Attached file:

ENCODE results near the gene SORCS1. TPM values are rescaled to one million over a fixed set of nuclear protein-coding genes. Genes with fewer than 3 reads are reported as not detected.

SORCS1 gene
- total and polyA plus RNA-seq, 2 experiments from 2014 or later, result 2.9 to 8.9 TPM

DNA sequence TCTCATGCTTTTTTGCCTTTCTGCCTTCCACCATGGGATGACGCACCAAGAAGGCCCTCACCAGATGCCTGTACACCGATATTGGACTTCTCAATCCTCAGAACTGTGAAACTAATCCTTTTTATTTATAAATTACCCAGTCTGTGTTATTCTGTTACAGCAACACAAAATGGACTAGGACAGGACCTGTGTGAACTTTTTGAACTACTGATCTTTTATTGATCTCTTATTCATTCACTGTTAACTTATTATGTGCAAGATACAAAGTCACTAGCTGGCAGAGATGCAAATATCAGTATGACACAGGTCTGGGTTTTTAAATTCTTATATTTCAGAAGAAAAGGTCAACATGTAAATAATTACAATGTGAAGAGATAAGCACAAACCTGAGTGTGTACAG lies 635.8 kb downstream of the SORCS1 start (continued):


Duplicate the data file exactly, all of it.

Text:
ENCODE results near the gene SORCS1. TPM values are rescaled to one million over a fixed set of nuclear protein-coding genes. Genes with fewer than 3 reads are reported as not detected.

SORCS1 gene
- total and polyA plus RNA-seq, 2 experiments from 2014 or later, result 2.9 to 8.9 TPM

DNA sequence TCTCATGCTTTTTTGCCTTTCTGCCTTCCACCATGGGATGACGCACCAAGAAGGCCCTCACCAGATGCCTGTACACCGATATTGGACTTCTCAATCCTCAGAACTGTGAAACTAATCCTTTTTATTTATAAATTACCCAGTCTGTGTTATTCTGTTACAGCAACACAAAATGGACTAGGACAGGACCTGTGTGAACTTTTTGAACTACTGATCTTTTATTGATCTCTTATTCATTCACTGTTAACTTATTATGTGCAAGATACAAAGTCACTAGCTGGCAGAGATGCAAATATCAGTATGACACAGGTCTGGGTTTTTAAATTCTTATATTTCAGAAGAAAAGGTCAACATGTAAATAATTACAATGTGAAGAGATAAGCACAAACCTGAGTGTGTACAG lies 635.8 kb downstream of the SORCS1 start (continued):